“What? Why?”, I ask him. The time and place vary, the questions vary, his specific displays of stress, shame and discomfort vary. His answer does not.
He doesn’t know.
He doesn’t know what it is that he wants. He drops his head, refusing to look me in the eyes. Mumbles, “I don’t know.”
He doesn’t know why he wants to be seen as a woman. But this is what he wants. He wants “to be” a woman.
“Why?”, I ask him.
He doesn’t know. He squirms on the other end of the couch, twisting away from me, stares out the plate glass window.
“What do you like about being seen as a woman?”, I ask.
He doesn’t know. He picks at the cuticles of his fingernails.
“What do you dislike about being a man?”, I ask. “I don’t know!”, he snaps, exhaling heavily, rolling his head back, eyes searching the ceiling.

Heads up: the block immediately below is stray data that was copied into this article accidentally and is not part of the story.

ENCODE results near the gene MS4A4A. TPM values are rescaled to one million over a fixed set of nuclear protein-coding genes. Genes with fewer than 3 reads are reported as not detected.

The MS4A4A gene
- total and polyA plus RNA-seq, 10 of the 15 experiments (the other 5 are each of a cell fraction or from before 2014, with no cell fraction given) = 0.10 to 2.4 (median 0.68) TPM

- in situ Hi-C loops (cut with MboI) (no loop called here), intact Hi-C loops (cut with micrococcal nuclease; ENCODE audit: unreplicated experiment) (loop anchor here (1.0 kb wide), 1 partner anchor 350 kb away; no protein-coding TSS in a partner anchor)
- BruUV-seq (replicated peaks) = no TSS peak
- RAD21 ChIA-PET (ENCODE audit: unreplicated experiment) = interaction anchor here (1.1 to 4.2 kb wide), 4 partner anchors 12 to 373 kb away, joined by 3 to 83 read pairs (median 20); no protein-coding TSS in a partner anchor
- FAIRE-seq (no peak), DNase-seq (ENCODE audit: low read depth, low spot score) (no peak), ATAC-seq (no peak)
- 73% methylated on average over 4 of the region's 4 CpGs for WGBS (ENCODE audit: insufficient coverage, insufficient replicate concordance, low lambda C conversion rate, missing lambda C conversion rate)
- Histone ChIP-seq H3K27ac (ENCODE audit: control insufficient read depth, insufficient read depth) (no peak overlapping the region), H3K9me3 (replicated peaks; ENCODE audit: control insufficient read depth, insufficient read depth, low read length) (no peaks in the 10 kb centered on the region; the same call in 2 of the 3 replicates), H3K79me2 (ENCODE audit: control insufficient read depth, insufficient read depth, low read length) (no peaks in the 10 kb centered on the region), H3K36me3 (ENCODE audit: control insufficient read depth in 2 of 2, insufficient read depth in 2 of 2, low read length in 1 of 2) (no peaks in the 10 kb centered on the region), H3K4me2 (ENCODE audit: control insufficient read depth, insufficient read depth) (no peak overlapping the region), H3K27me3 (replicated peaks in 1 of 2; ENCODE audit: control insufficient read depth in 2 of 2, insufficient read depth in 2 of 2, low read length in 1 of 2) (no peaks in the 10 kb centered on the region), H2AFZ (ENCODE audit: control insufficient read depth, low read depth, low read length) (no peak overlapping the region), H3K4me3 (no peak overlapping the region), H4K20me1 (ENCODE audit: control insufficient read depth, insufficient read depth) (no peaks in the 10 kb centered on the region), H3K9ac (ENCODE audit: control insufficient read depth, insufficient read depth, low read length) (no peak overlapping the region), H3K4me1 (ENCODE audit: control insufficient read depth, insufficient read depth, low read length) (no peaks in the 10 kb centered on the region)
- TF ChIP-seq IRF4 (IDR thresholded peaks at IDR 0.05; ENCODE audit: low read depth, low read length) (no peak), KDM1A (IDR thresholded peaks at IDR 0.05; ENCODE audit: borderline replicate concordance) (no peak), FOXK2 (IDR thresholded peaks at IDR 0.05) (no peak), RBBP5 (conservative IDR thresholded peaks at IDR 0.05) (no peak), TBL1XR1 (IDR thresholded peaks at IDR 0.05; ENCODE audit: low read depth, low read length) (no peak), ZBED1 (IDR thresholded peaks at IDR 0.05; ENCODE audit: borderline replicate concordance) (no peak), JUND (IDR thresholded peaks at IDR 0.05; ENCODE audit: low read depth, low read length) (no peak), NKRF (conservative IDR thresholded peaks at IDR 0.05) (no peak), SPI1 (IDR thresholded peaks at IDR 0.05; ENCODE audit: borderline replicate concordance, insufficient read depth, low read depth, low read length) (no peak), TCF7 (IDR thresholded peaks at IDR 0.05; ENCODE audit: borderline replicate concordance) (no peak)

The truth arises as the questions pour from my mouth:
“At what average age are prostituted women first commercially sexually exploited? How many incarcerated women are survivors of incest? What’s the average pay gap between women and men? How many women per week are killed by men? What percentage of college women will be raped? Why are the majority of prostituted people indigenous women and women of color, and why are the majority of their johns white men? What percentage of girls suffer with eating disorders? In developing countries, what percentage of AIDS victims are girls and women? What’s the annual profit of the pornography industry? How many women and girls per hour are raped in South Africa? How many tens of millions of girls are denied educations simply because they are female? What percentage of trafficked humans are prostituted girls and women? How much does the morning after pill cost?”
He doesn’t know.